The Farlam Commission of Inquiry should report to President Jacob Zuma that his deputy Cyril Ramaphosa acted unwisely regarding Marikana, the commission heard on Thursday.
“The question is whether Mr Ramaphosa should be held accountable for use of political pressure on the police,” Thembeka Ngcukaitobi, for the Legal Resources Centre (LRC), told the commission in Pretoria.
Ramaphosa was a non-executive director and shareholder in Lonmin at the time of the strike-related violence at Lonmin’s mining operations at Marikana, North West, in August 2012.
He phoned the minister of police to ask that police presence be increased around Marikana as a deterrent to strike violence.
Commission chairman, retired judge Ian Farlam, asked what he thought the commission could practically do in this regard, as Ngcukaitobi agreed Ramaphosa could not be held civilly or criminally liable.
“Do you want us to tell the world… you [Ramaphosa] acted badly?” Farlam asked.
George Bizos, SC, suggested the word “unwisely”.
Ngcukaitobi said: “One does not know where this ends… from an ethical point of view it was wholly inappropriate. It can be recorded that it was improper for him to exercise political pressure.
“We don’t suggest Mr Ramaphosa should be held criminally responsible, but he should be held accountable.”
The commission is investigating the deaths of 34 people, mostly striking mineworkers, shot dead in a clash with police on August 16, 2012. More than 70 people were wounded and more than 200 were arrested. The police were apparently trying to disarm and disperse them. In the preceding week, 10 people, including two policemen and two Lonmin security guards, were killed.
On Wednesday evidence leader Geoff Budlender submitted that political pressure, arising from phone calls between Ramaphosa and the minister of police, prompted police to act against the strikers.
He concluded that Ramaphosa could not have foreseen the bloodshed that arose from the police action.
In its heads of argument, the LRC said Lonmin and police bore responsibility for the deaths and injuries.
This was because Lonmin had a responsibility to ensure the safety of its employees, and allegedly aided and advised the police on their dealings with the strikers.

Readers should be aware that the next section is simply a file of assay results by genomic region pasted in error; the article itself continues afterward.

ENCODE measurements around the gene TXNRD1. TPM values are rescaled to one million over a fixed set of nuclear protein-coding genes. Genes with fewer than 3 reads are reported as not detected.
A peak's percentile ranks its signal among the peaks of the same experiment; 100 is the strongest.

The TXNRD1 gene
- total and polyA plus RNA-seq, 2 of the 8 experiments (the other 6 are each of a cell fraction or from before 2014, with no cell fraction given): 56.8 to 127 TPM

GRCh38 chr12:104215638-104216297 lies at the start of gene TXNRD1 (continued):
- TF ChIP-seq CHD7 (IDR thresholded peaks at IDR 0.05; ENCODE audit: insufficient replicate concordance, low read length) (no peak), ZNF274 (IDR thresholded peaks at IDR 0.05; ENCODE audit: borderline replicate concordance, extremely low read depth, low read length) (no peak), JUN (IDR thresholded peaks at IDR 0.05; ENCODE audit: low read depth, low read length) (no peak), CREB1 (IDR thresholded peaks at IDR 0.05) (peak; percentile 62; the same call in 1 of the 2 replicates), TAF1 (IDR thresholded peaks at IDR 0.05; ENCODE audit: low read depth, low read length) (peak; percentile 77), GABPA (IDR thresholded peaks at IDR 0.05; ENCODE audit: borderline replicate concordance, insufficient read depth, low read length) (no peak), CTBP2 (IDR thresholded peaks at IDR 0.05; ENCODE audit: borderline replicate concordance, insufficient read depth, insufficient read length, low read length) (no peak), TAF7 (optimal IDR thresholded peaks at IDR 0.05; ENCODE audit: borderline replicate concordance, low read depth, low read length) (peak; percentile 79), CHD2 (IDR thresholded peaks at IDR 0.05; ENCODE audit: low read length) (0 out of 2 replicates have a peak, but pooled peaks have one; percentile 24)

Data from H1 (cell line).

Ngcukaitobi argued that Lonmin had not been exhaustive in its efforts to resolve tensions with its workers through negotiation.
The LRC recommended that Lonmin and police compensate the dependants of those killed on August 16.
Earlier, Bizos urged the commission to make a finding against the police. He said that during apartheid it was common for commissions to find there was no one to blame.
“A finding by this commission that the police are not responsible for any of the deaths will undermine the administration in our country and the rule of law.”
South Africans would find this “completely unacceptable”.
Bizos said there was “not a single scratch on any policeman” and asked what inference could be drawn from this.
In the morning session, Michelle le Roux, for the SA Human Rights Commission, submitted that police had “drip-fed” evidence to the commission to suit its case.
“It seemed this drip-feeding was in response to damaging facts emerging in the commission.”
She presented a range of proposed recommendations for police, drawn up by policing expert Gary White. These included an overhaul of police training on human rights and the use of firearms.
At the end of last month, Zuma granted the commission its final extension. Public hearings have to be completed by next Friday.
After the arguments, the commission has until March 30, 2015 to write its report. The findings will then be handed to Zuma.
The commission resumes on Monday, when Lonmin is expected to present its final arguments. SAPA